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Our Absolute Favorite Easter Egg Dyes

Submitted by: akalauni on April 22, 2011
0 votes, average: 0.00 out of 50 votes, average: 0.00 out of 50 votes, average: 0.00 out of 50 votes, average: 0.00 out of 50 votes, average: 0.00 out of 5
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Our Absolute Favorite Easter Egg Dyes

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Well, we’ve found our absolute favorite Easter egg dyes… of all time.

No tablets, no food colors, no cups, no drips, no stained fingers or clothes, no spilling—I could go on and on. But seriously, the best part about this method is that everything you need is right in …

Difficulty:

Ingredients

Directions

Copy of Eggs 322


Well, we’ve found our absolute favorite Easter egg dyes… of all time.

No tablets, no food colors, no cups, no drips, no stained fingers or clothes, no spilling—I could go on and on. But seriously, the best part about this method is that everything you need is right in your kitchen and closet…or worst case—the thrift store. Who would have thought that an old ratty, out of date silk tie could be the gorgeous answer to the annual Easter egg dying ordeal?

Your whole family is going to love this.

Eggs 315

How to make Silk Tie Easter Eggs:

  1. Eggs
  2. Silk ties–look for a tiny tag at the small end of the tie. It needs to say 100% silk. Seriously, this doesn’t have to cost a mint. We picked all these up at the local thrift store–for just a few bucks. The thinner the fabric the better the transfer. If you’re raiding the closet, please be sure to get your man’s permission before you start cutting things up.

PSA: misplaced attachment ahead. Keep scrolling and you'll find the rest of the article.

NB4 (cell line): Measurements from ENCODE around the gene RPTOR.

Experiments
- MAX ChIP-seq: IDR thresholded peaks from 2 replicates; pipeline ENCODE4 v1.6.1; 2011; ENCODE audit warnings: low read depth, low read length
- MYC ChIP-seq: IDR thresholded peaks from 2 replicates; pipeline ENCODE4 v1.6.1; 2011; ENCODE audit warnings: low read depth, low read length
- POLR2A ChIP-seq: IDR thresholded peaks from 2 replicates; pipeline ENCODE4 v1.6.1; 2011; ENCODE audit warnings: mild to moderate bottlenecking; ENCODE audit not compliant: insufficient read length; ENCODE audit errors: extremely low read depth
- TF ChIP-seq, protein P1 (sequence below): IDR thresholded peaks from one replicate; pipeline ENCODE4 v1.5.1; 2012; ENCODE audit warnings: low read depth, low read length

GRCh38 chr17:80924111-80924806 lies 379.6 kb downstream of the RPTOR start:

3. An old, white T-shirt–cut it into squares big enough to wrap around the eggs
  4. String
  5. 3 Tablespoons of white vinegar
  6. Pot of water
  7. Vegetable oil

Cut open the tie at the back and take out the facing fabric. All you will be working with is the actual colored silk.

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Cut the silk into pieces big enough to cover the egg.

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Wrap it around your egg. Don’t get too nutty about this step, just do the best you can.

Now, roll the egg up with the T-shirt fabric.

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The idea is to press the colored silk right up against the egg.

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Set the wrapped eggs in a pan of cold water with the vinegar mixed in. Make sure the water completely covers the eggs.

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Boil for 20-25 minutes.

Remove the eggs and allow them to completely cool.

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Now the fun part—unwrapping the eggs to see what you’ve got!

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Rub a tiny bit of vegetable oil on your masterpieces and see how pretty they look. Even the subtle ones are beautiful.

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If you’re like us–you’ll want to make a million more–because it’s so easy and there’s just no mess. You can use the fabric more than once if you’re so inclined.

Think of the possibilities!

Get the handy print page and save this to your recipe box here:
Silk Tie Easter Eggs.


Launi blogs at Gracious Rain.


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Comments

10 comments | RSS feed for comments of this post

  1. 4-22
    5:38
    am

    COOL COOL COOL….Going to the thrift store today!!
    Dying eggs with the granny kids tommorow night! Love love love!!
    Granny Trace
    http://www.grannytracescrapsandsquares.com

  2. 4-22
    7:02
    am

    Just an FYI, the dyes used in making the ties are not food safe, so you won’t want to eat these eggs. But, they’re so pretty who would want to eat them anyway.

  3. 4-22
    8:22
    am

    Brilliant! Thanks for posting this!

  4. 4-22
    8:51
    am

    I absolutely love it

  5. 4-22
    9:34
    am

    OMG that is soo cool! Stealing it for next year.

  6. 4-22
    10:49
    am

    Another way I have dyed Easter eggs is to wrap boiled eggs in onion skins, just the brown stuff you usually throw away, wrap with string and simmer in water. They all come out in various hues of tan/brown, of course, but are in lovely mottled shades.

  7. 4-22
    1:23
    pm

    Awesome! Great idea!!!

  8. 4-22
    1:49
    pm

    Well I be dadgum! This is the best Easter egg dying tip I have seen in a month of Sundays…maybe two months of Sundays!

  9. 4-22
    4:44
    pm

    Those are absolutely gorgeous!!

  10. 4-22
    6:52
    pm

    These truly took my breath away with their unique beauty. Thank you for the post.

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